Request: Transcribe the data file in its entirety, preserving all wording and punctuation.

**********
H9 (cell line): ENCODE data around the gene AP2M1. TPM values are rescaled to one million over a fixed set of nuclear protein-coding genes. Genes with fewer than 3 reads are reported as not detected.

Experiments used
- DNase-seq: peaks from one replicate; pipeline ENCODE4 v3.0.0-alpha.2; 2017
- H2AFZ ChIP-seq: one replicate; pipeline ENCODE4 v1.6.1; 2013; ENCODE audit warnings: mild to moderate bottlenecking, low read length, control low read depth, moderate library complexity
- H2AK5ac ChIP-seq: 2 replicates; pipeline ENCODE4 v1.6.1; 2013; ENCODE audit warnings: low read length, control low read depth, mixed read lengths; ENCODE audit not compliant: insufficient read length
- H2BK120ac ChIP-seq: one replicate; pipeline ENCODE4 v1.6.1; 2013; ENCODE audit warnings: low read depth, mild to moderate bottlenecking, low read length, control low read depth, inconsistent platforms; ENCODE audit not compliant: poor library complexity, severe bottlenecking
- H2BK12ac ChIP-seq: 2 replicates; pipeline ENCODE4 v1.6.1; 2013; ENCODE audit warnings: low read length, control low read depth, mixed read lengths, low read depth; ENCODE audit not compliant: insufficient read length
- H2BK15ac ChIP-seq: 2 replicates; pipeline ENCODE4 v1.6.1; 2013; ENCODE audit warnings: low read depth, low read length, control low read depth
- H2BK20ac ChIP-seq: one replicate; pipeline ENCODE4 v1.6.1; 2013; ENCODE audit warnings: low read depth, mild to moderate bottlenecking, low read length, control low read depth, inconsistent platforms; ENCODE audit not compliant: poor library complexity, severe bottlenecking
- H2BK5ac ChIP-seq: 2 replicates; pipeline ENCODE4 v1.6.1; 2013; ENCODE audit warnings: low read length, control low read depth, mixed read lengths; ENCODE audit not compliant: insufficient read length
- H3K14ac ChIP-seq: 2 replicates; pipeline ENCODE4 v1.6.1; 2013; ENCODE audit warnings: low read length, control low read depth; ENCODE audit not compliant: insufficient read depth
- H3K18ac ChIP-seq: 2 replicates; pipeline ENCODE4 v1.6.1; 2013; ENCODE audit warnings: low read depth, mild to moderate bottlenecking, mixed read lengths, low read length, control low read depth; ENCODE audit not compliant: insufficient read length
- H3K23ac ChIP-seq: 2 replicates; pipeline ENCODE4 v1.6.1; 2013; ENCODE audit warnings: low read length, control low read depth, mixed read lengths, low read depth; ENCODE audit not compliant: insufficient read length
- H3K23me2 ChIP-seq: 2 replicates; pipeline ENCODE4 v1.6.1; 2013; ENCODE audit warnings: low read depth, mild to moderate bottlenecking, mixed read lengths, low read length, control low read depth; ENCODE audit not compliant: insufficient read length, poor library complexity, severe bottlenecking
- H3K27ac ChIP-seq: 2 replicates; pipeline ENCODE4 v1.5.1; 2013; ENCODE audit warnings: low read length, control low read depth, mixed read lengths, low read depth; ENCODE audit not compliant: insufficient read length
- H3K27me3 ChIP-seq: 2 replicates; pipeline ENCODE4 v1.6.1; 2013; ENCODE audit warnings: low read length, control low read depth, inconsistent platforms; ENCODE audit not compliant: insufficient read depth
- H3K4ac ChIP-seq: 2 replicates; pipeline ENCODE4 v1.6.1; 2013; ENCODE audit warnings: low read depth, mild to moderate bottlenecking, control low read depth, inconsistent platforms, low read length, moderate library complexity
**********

H9 (cell line): ENCODE data around the gene AP2M1. TPM values are rescaled to one million over a fixed set of nuclear protein-coding genes. Genes with fewer than 3 reads are reported as not detected.

Experiments used
- DNase-seq: peaks from one replicate; pipeline ENCODE4 v3.0.0-alpha.2; 2017
- H2AFZ ChIP-seq: one replicate; pipeline ENCODE4 v1.6.1; 2013; ENCODE audit warnings: mild to moderate bottlenecking, low read length, control low read depth, moderate library complexity
- H2AK5ac ChIP-seq: 2 replicates; pipeline ENCODE4 v1.6.1; 2013; ENCODE audit warnings: low read length, control low read depth, mixed read lengths; ENCODE audit not compliant: insufficient read length
- H2BK120ac ChIP-seq: one replicate; pipeline ENCODE4 v1.6.1; 2013; ENCODE audit warnings: low read depth, mild to moderate bottlenecking, low read length, control low read depth, inconsistent platforms; ENCODE audit not compliant: poor library complexity, severe bottlenecking
- H2BK12ac ChIP-seq: 2 replicates; pipeline ENCODE4 v1.6.1; 2013; ENCODE audit warnings: low read length, control low read depth, mixed read lengths, low read depth; ENCODE audit not compliant: insufficient read length
- H2BK15ac ChIP-seq: 2 replicates; pipeline ENCODE4 v1.6.1; 2013; ENCODE audit warnings: low read depth, low read length, control low read depth
- H2BK20ac ChIP-seq: one replicate; pipeline ENCODE4 v1.6.1; 2013; ENCODE audit warnings: low read depth, mild to moderate bottlenecking, low read length, control low read depth, inconsistent platforms; ENCODE audit not compliant: poor library complexity, severe bottlenecking
- H2BK5ac ChIP-seq: 2 replicates; pipeline ENCODE4 v1.6.1; 2013; ENCODE audit warnings: low read length, control low read depth, mixed read lengths; ENCODE audit not compliant: insufficient read length
- H3K14ac ChIP-seq: 2 replicates; pipeline ENCODE4 v1.6.1; 2013; ENCODE audit warnings: low read length, control low read depth; ENCODE audit not compliant: insufficient read depth
- H3K18ac ChIP-seq: 2 replicates; pipeline ENCODE4 v1.6.1; 2013; ENCODE audit warnings: low read depth, mild to moderate bottlenecking, mixed read lengths, low read length, control low read depth; ENCODE audit not compliant: insufficient read length
- H3K23ac ChIP-seq: 2 replicates; pipeline ENCODE4 v1.6.1; 2013; ENCODE audit warnings: low read length, control low read depth, mixed read lengths, low read depth; ENCODE audit not compliant: insufficient read length
- H3K23me2 ChIP-seq: 2 replicates; pipeline ENCODE4 v1.6.1; 2013; ENCODE audit warnings: low read depth, mild to moderate bottlenecking, mixed read lengths, low read length, control low read depth; ENCODE audit not compliant: insufficient read length, poor library complexity, severe bottlenecking
- H3K27ac ChIP-seq: 2 replicates; pipeline ENCODE4 v1.5.1; 2013; ENCODE audit warnings: low read length, control low read depth, mixed read lengths, low read depth; ENCODE audit not compliant: insufficient read length
- H3K27me3 ChIP-seq: 2 replicates; pipeline ENCODE4 v1.6.1; 2013; ENCODE audit warnings: low read length, control low read depth, inconsistent platforms; ENCODE audit not compliant: insufficient read depth
- H3K4ac ChIP-seq: 2 replicates; pipeline ENCODE4 v1.6.1; 2013; ENCODE audit warnings: low read depth, mild to moderate bottlenecking, control low read depth, inconsistent platforms, low read length, moderate library complexity